How Long Does a Filling Take to Complete?

A young woman with beautiful smile in a dental chair.

Cavities or caries are small pockets of tooth decay. Children are especially prone to cavities, but anyone can experience tooth decay. To stop the damage to the tooth, cavities need to be removed, then filled to seal the tooth surface and protect it from further decay or damage. If you have a cavity that needs a filling, you may wonder, “How long does a filling take to complete?” Here is what you need to know about cavities and dental fillings, including how long it takes to get a filling.

What Is a Cavity Filling?

Bacteria feeding off food debris on the teeth can cause tooth decay or cavities. The acid released by the bacteria when consuming food, especially sugars, can create small holes in the tooth enamel. The decay continues to eat away at the enamel and tooth material – there is no cure for tooth decay except removing the decay. A cavity filling is the best way to stop tooth decay and protect the tooth from further damage.

A cavity filling treatment removes the pocket of tooth decay by drilling out the material and kills any bacteria in the hole created by the decay. The hole is filled with dental material – composite resin or amalgam (metal filling) are popular options for fillings. Most kids will need fillings for cavities and adults may also have an occasional cavity that needs to be removed.

How Long Does It Take to Get a Filling?

If you have a cavity, it can usually be removed and filled in one dental visit. This is a routine procedure that does not require extensive dental work. Small cavities may be filled at the same time as a dental checkup – if the dentist has time, they may suggest filling the cavities right after the dental exam to save time for them and the patient.

In most cases, a cavity filling can be performed in less than an hour. The exact length of time depends on the size of the cavity, where it is located and what type of filling material is used to restore the tooth. A small cavity on one of the front molars can take less time than a larger cavity on a back molar – but both should be able to be completed in less than an hour unless there are complicating factors.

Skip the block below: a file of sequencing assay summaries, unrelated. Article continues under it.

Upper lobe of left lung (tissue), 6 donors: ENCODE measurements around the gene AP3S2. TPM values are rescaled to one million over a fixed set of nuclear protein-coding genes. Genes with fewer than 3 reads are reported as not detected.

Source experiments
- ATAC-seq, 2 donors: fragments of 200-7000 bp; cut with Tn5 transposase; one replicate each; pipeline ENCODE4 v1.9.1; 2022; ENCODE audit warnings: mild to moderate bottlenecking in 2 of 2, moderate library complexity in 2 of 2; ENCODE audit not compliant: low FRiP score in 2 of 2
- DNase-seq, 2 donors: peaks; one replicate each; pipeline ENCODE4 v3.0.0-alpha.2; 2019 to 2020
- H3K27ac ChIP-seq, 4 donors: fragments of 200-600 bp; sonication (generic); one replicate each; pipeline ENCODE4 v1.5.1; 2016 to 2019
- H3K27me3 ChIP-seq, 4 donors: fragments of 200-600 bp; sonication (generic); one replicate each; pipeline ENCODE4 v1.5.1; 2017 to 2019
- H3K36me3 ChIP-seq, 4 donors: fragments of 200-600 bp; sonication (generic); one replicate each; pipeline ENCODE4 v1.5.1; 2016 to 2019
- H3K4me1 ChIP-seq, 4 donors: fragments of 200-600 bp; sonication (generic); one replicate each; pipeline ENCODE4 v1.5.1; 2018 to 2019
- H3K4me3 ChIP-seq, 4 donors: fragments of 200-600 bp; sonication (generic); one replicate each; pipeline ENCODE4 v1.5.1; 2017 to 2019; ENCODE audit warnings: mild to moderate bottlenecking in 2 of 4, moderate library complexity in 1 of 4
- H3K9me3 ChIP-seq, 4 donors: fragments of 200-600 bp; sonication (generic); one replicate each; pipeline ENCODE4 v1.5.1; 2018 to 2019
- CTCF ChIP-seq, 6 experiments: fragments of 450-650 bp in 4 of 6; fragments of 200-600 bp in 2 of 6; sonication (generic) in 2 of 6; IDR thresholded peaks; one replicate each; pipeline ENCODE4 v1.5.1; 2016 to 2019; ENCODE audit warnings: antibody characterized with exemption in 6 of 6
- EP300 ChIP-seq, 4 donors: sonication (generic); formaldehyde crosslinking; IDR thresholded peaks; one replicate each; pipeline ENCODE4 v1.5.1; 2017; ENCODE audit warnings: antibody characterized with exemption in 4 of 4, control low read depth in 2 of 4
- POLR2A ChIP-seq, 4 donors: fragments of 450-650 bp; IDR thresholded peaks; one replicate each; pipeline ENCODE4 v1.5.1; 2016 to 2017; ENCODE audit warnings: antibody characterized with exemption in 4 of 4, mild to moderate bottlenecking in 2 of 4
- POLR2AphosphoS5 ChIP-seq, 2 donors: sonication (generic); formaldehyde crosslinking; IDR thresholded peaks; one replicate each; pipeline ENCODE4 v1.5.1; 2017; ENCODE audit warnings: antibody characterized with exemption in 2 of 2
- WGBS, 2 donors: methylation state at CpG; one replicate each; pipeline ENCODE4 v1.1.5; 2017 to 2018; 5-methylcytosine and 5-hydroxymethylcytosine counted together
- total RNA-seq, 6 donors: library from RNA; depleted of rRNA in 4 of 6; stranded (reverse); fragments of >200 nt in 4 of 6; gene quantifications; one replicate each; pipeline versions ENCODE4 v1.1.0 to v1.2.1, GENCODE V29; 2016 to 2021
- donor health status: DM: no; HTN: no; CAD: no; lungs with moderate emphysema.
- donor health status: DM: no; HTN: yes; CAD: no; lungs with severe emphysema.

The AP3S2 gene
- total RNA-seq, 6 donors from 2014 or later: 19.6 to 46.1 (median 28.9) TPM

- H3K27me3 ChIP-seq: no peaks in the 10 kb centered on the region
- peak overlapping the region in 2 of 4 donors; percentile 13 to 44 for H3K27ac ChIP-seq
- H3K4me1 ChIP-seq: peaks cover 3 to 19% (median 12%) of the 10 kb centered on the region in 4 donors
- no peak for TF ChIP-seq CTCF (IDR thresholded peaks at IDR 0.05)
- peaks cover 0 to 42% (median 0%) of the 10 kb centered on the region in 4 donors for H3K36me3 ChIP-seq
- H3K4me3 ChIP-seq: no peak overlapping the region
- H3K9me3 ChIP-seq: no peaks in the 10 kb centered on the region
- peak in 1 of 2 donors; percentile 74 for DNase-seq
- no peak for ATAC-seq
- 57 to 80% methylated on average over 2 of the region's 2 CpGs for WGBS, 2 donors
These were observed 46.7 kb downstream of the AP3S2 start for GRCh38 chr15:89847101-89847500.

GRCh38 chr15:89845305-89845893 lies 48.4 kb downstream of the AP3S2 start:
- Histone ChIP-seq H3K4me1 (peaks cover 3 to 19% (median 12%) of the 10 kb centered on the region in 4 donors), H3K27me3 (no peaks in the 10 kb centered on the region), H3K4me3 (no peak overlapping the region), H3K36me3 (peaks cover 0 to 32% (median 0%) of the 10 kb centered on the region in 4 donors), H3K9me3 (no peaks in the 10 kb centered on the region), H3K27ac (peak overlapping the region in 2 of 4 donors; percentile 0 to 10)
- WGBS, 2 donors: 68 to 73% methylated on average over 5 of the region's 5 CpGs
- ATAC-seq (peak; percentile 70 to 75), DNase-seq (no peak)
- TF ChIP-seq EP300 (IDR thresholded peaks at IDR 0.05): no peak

What to Expect During a Cavity Filling

Each step of the cavity filling procedure can impact how long it takes. The first step is to numb the tooth. A local anesthetic injection is used to numb the tooth. Larger molars may take longer to become numb, and each patient may need different amounts of anesthetic to become numb. The dentist or dental assistant will allow the aesthesia to work for several minutes before checking if the area is numb; if it is still not numb, another injection may be performed, which can delay starting the procedure.

The second step is removing the tooth decay. The tooth has been numbed, so there is no pain with this procedure. In most cases, the decay can be removed in a few minutes using a dental drill or laser. It is important to ensure all the decay is gone and that the tooth surface is disinfected before it is filled.

Amalgam or metal fillings were once the most common material used for restoring teeth after a cavity was removed. Due to the mercury in amalgam and the appearance of metal fillings, many patients and dentists prefer to use metal-free fillings like composite resin. To use white fillings, the cavity space is etched using a special dental fluid to allow the composite resin to adhere to the tooth. The composite filling is like a putty, which is applied to fill the hole and smoothed before it is cured with a special light.

Once the filling is hardened, the tooth’s surface must be polished. This ensures the tooth will look natural and that it will be comfortable when biting. The dentist or dental assistant may have you bite down on special dental paper to ensure the cavity repair is smooth and not interfering with your bite alignment.
Satisfied man in a dental chair after cavity filling treatment.

Recovery from a Cavity Filling

How long does a cavity filling take? You can expect to be done with one filling in less than an hour – in fact, you may even be able to have two or more fillings performed at the same time. There is no downtime needed after your treatment – the tooth may be slightly sore, but it should not prevent you from eating, drinking or performing normal activities.

If you have a cavity, do not hesitate to have it filled as soon as possible. You can talk to your dental office and inquire, ‘’How long does a filling take?” to be sure it will fit into your schedule, but most procedures are completed quickly. Cavity fillings are a non-invasive, painless procedure that can prevent further tooth damage, so call your dentist to make an appointment for a filling as soon as possible.